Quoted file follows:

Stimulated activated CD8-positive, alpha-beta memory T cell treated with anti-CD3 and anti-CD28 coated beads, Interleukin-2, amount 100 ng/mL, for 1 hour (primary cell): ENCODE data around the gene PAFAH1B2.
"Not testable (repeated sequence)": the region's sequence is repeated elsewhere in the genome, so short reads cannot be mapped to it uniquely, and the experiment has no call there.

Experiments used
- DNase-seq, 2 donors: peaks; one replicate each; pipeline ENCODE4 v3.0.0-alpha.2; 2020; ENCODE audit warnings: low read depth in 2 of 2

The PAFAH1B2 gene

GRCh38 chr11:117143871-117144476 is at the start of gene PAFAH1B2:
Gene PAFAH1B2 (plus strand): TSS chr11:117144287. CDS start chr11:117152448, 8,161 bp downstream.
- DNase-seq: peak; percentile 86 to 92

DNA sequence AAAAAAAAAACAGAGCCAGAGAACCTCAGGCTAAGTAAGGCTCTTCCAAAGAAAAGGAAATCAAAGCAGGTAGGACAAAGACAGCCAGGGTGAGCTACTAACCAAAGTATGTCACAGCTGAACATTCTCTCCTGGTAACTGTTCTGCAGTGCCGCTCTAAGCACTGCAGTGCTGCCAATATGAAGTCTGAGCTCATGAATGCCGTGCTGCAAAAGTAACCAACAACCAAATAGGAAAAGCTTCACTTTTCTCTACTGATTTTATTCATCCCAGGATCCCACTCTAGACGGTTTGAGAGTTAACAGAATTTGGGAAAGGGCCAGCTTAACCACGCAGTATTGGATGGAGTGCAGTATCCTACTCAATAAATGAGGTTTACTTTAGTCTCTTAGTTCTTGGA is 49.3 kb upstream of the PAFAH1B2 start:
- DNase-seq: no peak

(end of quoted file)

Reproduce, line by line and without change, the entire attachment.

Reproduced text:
Stimulated activated CD8-positive, alpha-beta memory T cell treated with anti-CD3 and anti-CD28 coated beads, Interleukin-2, amount 100 ng/mL, for 1 hour (primary cell): ENCODE data around the gene PAFAH1B2.
"Not testable (repeated sequence)": the region's sequence is repeated elsewhere in the genome, so short reads cannot be mapped to it uniquely, and the experiment has no call there.

Experiments used
- DNase-seq, 2 donors: peaks; one replicate each; pipeline ENCODE4 v3.0.0-alpha.2; 2020; ENCODE audit warnings: low read depth in 2 of 2

The PAFAH1B2 gene

GRCh38 chr11:117143871-117144476 is at the start of gene PAFAH1B2:
Gene PAFAH1B2 (plus strand): TSS chr11:117144287. CDS start chr11:117152448, 8,161 bp downstream.
- DNase-seq: peak; percentile 86 to 92

DNA sequence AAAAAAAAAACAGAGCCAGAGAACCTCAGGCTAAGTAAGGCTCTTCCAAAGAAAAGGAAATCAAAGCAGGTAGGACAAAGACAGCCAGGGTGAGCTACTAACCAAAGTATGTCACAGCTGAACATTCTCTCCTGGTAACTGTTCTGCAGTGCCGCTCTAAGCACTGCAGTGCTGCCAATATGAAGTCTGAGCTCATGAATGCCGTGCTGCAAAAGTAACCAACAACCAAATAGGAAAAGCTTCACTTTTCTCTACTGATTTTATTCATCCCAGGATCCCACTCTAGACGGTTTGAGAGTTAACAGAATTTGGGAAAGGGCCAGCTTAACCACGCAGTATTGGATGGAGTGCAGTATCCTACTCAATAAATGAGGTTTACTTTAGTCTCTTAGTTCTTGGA is 49.3 kb upstream of the PAFAH1B2 start:
- DNase-seq: no peak